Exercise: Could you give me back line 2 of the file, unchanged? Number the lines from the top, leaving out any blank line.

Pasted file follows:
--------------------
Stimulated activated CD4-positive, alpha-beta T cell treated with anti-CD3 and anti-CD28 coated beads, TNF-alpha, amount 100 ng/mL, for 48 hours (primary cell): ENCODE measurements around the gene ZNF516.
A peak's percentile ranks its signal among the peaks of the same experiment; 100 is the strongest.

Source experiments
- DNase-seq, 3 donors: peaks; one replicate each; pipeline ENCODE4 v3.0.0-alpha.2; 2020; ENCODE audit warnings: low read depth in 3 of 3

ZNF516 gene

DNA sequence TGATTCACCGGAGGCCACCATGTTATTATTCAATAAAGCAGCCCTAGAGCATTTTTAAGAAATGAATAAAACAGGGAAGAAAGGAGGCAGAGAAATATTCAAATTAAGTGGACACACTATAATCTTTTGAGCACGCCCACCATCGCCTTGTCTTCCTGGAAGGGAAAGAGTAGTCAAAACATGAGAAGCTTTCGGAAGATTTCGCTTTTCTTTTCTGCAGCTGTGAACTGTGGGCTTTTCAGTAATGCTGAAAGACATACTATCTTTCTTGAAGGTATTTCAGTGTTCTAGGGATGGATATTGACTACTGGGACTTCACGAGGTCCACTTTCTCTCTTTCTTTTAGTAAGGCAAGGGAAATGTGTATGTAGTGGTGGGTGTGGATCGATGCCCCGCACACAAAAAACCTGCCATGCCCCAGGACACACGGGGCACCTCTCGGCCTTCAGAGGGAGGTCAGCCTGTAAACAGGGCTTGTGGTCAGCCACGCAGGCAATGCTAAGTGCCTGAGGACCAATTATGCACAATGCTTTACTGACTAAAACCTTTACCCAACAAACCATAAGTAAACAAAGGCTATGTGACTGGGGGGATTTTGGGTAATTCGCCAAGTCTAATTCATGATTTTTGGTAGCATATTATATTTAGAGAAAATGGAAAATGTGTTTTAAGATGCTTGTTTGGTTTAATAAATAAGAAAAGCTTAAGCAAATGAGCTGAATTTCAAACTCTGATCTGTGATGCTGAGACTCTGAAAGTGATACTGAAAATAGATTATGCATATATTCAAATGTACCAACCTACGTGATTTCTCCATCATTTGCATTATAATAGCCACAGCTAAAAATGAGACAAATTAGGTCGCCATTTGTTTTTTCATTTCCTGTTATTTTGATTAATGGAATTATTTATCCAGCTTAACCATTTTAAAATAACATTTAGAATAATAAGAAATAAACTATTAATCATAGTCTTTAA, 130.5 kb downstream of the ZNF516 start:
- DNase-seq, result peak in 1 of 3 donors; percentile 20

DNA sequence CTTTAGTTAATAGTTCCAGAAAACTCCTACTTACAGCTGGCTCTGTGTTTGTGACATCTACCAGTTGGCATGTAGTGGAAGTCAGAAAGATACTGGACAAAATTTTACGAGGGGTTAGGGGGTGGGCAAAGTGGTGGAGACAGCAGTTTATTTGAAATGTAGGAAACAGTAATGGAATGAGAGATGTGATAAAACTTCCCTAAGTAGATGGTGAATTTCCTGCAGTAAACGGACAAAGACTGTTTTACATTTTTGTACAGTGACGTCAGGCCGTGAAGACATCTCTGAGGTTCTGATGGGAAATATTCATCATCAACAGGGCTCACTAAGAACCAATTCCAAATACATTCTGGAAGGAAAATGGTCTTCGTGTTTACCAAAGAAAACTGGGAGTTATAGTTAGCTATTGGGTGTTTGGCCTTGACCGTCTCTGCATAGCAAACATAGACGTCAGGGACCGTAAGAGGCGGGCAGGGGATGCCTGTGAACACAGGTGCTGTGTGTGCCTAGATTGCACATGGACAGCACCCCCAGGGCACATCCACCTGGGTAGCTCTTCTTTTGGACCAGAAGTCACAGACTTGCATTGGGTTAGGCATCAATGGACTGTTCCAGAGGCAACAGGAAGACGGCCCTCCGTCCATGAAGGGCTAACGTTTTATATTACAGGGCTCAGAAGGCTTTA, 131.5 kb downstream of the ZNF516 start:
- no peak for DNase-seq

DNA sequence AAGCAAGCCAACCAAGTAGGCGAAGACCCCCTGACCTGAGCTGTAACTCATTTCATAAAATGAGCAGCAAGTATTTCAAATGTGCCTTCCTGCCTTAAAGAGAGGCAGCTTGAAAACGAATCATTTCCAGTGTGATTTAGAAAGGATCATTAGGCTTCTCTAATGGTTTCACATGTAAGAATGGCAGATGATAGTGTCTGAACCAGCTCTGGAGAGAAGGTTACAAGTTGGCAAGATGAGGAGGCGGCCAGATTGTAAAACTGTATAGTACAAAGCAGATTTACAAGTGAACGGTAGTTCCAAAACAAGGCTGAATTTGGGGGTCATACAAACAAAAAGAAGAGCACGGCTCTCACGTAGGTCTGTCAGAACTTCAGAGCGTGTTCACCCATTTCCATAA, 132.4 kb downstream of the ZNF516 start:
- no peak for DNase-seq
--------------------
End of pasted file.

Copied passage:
A peak's percentile ranks its signal among the peaks of the same experiment; 100 is the strongest.